There were 1.8 billion Muslims in the world as of 2015, or about 24 percent of the human race, according to the Pew Research Center. This makes Islam the world’s second-largest religion, after Christianity, but it is the fastest-growing religion. Pew predicts that, with current demographic trends remaining as they are today, there will be more Muslims than Christians by the year 2100.
Contrary to common belief, only 20 percent of the world’s Muslims are the Arabs who live in the Middle East and North Africa. A majority – 62 percent – the world’s Muslims are non-Arabs and live in the Asia-Pacific region, including Indonesia, India, Pakistan, Bangladesh, Iran and Turkey.
Indeed, the largest Muslim population today is non-Arab, and lives in Indonesia. According to Pew, India, which will continue to be majority-Hindu, will have the largest Muslim population by 2050.
Pew also predicts that 10 percent of all Europeans will be Muslim by 2050.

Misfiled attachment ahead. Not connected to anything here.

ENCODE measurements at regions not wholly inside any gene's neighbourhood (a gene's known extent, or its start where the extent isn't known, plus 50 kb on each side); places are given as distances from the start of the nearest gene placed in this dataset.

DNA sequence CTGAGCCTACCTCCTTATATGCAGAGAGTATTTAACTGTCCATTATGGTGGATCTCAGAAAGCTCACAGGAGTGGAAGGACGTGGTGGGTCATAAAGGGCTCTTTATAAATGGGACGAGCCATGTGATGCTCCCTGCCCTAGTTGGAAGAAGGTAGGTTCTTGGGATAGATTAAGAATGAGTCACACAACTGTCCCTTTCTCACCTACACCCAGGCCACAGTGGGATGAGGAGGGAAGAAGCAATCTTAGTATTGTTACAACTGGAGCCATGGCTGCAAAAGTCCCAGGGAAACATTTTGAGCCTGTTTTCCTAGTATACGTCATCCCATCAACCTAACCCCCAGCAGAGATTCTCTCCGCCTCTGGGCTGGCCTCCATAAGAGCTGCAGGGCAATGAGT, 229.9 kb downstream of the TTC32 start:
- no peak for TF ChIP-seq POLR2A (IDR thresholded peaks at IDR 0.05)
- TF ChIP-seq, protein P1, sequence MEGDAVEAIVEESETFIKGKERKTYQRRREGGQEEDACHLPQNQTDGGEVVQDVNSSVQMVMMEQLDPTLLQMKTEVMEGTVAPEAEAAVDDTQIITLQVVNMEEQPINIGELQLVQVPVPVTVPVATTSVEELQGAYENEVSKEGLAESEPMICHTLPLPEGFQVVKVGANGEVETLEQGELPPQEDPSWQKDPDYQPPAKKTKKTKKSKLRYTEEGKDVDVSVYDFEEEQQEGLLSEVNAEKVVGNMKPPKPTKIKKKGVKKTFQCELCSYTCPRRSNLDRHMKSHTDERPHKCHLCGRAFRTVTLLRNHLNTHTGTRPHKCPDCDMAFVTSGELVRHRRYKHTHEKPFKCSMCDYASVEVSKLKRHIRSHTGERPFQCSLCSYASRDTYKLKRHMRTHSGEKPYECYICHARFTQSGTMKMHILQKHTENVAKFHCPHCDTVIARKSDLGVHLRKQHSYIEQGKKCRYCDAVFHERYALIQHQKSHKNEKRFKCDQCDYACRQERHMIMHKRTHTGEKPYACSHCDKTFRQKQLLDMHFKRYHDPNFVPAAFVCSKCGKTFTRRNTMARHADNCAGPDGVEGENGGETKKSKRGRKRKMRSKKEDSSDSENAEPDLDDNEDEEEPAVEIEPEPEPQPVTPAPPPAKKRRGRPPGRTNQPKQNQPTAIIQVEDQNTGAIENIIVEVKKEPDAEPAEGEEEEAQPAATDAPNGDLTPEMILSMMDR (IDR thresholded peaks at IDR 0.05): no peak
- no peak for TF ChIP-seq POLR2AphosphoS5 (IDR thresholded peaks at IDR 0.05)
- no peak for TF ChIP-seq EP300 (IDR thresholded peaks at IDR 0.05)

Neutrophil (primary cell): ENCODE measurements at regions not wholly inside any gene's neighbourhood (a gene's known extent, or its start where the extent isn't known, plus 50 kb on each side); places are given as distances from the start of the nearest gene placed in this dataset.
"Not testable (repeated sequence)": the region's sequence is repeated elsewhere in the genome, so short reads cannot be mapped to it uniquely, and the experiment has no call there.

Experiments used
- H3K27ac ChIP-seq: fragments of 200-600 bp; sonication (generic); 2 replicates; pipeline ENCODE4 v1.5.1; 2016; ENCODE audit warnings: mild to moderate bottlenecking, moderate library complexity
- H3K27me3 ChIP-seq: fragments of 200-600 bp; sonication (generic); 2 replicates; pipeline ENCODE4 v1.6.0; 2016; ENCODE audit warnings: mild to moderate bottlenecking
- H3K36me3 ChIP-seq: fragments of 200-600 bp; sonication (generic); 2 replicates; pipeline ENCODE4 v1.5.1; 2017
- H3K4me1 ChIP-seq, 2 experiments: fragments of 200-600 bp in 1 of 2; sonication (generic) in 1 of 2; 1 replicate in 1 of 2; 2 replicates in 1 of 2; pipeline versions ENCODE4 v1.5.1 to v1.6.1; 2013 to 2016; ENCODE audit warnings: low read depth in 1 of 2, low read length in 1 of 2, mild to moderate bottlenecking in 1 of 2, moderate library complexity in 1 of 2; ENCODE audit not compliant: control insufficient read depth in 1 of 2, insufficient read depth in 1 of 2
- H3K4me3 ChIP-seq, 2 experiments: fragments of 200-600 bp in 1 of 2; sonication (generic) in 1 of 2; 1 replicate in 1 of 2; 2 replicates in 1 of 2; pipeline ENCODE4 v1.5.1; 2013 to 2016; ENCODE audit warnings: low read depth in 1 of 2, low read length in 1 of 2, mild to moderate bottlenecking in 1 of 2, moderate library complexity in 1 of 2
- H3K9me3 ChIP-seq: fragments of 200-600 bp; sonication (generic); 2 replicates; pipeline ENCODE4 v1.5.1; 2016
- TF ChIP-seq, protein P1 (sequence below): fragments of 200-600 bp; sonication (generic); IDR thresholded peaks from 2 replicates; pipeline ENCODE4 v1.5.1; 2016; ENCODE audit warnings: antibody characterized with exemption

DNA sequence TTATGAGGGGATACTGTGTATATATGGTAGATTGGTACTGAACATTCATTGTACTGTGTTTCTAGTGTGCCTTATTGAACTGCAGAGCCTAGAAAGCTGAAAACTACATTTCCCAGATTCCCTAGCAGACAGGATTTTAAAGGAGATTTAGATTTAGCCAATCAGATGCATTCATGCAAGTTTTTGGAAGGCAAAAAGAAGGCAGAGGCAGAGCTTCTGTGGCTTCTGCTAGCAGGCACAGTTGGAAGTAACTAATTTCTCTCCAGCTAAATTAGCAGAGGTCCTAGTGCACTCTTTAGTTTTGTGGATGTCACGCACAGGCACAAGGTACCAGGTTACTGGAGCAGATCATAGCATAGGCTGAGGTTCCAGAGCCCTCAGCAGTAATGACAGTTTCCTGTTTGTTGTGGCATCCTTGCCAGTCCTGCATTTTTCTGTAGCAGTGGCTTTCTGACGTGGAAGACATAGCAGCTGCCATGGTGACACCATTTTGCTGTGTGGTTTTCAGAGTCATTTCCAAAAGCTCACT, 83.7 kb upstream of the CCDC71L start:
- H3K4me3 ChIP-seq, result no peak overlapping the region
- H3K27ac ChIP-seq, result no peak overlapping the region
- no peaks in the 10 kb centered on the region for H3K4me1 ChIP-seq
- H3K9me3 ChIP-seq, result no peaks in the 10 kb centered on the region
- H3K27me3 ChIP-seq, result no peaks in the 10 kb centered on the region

What about America? In 2015 there were an estimated 3.3 million Muslims living in the US, roughly 1 percent of the population – a Pew 2014 Religious Landscape Study found that 0.9 percent of US adults identify as Muslim.
A 2011 survey of Muslim Americans, conducted in English, Arabic, Farsi and Urdu, estimated there were 1.8 million Muslim adults (2.75 million Muslims of all ages) living in the US, the majority of whom – 63 percent – were immigrants.
By the year 2050, Pew predicts that Muslims will make up 2.1 percent of the US population, surpassing Jews.
Finally, a recent Pew report estimated that the Muslim share of immigrants granted permanent residency status (a.k.a. “green cards”) is up from 5 percent in 1992 to 10 percent in 2012. There were an estimated 100,000 Muslim immigrants to the US in 2012.